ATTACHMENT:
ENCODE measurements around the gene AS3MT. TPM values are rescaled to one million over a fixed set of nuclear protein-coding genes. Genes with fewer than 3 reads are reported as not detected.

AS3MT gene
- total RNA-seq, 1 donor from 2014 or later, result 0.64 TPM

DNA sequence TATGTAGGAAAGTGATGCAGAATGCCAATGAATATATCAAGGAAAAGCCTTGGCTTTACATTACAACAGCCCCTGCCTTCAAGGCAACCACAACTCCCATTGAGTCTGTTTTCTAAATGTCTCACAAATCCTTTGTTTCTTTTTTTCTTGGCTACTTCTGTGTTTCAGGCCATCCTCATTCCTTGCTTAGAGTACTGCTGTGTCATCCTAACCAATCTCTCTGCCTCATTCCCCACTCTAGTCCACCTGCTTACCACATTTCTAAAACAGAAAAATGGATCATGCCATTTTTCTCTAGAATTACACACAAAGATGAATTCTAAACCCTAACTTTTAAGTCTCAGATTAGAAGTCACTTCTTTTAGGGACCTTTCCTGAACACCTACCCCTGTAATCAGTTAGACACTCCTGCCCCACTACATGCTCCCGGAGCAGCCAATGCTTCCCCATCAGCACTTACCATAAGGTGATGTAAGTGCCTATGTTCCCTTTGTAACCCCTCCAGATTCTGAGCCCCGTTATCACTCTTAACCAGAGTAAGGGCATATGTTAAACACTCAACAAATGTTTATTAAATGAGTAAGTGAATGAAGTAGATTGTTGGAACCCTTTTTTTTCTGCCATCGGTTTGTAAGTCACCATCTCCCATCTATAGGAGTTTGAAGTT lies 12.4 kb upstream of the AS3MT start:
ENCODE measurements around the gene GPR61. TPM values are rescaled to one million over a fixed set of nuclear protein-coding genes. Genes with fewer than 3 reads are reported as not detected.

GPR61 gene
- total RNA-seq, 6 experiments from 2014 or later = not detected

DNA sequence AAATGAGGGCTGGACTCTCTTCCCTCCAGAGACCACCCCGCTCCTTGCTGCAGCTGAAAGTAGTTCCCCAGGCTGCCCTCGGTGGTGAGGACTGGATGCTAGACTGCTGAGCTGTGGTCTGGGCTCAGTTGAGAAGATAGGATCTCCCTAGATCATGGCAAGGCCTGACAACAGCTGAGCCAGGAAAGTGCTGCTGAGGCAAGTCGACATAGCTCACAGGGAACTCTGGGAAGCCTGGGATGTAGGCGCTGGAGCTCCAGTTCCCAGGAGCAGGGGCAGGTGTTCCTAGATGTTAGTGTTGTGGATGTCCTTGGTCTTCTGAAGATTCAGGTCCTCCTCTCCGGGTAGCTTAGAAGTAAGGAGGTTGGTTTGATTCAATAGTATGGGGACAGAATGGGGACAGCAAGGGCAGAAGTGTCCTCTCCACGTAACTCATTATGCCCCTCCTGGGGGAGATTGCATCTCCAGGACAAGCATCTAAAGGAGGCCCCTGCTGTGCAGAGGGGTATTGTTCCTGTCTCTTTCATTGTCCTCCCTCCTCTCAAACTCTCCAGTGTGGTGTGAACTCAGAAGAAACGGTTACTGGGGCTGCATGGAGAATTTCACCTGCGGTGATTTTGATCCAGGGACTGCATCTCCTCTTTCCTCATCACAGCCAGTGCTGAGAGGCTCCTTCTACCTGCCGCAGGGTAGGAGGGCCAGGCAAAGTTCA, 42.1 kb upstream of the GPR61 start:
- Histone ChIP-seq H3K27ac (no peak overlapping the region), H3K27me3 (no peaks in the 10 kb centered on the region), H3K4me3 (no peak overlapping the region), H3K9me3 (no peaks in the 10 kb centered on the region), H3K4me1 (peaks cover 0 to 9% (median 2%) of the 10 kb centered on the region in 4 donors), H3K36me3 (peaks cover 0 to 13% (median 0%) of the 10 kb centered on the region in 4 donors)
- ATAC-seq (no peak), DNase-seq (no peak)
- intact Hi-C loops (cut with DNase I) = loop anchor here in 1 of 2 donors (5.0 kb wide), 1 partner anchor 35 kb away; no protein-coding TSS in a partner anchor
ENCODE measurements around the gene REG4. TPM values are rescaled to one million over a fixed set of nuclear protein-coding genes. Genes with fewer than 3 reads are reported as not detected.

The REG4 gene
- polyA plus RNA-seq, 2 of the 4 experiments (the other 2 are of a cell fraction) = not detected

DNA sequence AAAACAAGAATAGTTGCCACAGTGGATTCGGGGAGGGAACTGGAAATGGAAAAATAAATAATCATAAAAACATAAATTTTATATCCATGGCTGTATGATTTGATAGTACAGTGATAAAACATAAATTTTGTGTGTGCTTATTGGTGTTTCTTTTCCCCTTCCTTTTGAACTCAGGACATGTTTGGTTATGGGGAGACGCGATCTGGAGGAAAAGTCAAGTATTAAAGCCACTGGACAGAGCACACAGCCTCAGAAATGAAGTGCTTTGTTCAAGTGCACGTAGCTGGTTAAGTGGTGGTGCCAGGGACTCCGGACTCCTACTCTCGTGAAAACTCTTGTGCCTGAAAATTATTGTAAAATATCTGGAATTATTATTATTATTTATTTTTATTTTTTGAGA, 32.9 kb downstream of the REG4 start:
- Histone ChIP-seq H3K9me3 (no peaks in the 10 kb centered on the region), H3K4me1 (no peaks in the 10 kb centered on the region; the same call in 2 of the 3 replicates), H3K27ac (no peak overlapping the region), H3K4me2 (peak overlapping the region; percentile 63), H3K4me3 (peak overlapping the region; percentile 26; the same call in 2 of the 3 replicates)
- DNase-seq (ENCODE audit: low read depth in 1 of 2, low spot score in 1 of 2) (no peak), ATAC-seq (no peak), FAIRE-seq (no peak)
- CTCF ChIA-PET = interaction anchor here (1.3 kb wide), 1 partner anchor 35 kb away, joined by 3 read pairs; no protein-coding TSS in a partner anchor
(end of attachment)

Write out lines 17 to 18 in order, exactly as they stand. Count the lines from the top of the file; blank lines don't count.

- DNase-seq (ENCODE audit: low read depth in 1 of 2, low spot score in 1 of 2) (no peak), ATAC-seq (no peak), FAIRE-seq (no peak)
- CTCF ChIA-PET = interaction anchor here (1.3 kb wide), 1 partner anchor 35 kb away, joined by 3 read pairs; no protein-coding TSS in a partner anchor